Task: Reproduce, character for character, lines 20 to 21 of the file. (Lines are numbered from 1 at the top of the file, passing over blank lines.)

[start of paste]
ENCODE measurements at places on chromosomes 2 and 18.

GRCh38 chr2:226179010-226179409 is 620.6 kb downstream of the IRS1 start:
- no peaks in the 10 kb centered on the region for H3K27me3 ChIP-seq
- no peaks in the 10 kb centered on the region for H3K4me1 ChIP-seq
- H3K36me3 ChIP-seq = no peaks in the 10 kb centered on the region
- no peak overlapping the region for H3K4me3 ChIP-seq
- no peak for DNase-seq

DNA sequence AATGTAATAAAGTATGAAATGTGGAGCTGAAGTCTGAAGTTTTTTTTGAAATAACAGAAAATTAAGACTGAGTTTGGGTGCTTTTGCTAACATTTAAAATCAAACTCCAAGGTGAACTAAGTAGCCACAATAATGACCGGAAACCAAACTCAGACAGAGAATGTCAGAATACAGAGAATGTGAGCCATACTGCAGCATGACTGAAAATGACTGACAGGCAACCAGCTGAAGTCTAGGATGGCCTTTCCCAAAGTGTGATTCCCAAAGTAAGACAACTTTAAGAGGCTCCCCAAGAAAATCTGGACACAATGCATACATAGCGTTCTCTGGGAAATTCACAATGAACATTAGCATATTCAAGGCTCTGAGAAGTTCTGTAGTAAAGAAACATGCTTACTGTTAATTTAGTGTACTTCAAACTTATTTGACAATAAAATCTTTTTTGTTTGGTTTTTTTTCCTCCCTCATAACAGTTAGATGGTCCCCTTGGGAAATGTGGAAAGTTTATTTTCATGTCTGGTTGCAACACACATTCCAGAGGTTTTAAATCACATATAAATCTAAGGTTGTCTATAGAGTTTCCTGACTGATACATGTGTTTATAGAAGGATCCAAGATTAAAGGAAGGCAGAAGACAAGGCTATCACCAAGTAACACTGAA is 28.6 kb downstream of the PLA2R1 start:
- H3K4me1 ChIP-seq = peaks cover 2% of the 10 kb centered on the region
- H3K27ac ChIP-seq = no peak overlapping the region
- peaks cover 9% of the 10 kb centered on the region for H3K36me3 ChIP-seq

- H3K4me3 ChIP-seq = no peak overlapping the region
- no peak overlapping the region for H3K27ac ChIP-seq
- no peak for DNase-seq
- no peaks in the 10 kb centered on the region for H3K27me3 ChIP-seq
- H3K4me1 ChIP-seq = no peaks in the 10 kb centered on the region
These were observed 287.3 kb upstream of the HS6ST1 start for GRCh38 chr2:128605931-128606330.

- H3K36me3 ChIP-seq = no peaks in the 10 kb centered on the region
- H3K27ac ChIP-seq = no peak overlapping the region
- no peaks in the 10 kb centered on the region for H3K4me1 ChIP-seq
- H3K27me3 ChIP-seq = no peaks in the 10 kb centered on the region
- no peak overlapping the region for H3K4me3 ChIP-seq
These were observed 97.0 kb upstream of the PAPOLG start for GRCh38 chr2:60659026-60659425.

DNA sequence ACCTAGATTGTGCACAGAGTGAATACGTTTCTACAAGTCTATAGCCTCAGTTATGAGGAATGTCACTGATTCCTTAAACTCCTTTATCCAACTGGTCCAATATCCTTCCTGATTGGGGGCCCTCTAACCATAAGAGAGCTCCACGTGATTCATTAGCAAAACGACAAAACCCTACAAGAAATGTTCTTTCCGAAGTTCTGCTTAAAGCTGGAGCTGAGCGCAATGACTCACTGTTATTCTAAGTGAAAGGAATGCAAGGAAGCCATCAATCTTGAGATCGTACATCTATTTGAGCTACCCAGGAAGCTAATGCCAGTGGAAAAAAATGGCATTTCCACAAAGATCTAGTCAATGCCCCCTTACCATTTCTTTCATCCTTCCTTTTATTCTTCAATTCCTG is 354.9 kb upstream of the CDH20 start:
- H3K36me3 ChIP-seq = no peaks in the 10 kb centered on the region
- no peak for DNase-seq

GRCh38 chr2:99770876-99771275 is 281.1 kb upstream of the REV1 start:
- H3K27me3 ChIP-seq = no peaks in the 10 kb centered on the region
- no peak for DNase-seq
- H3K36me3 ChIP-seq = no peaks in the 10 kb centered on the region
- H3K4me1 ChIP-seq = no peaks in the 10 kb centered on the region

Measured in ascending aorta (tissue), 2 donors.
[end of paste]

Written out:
- no peaks in the 10 kb centered on the region for H3K4me1 ChIP-seq
- H3K27me3 ChIP-seq = no peaks in the 10 kb centered on the region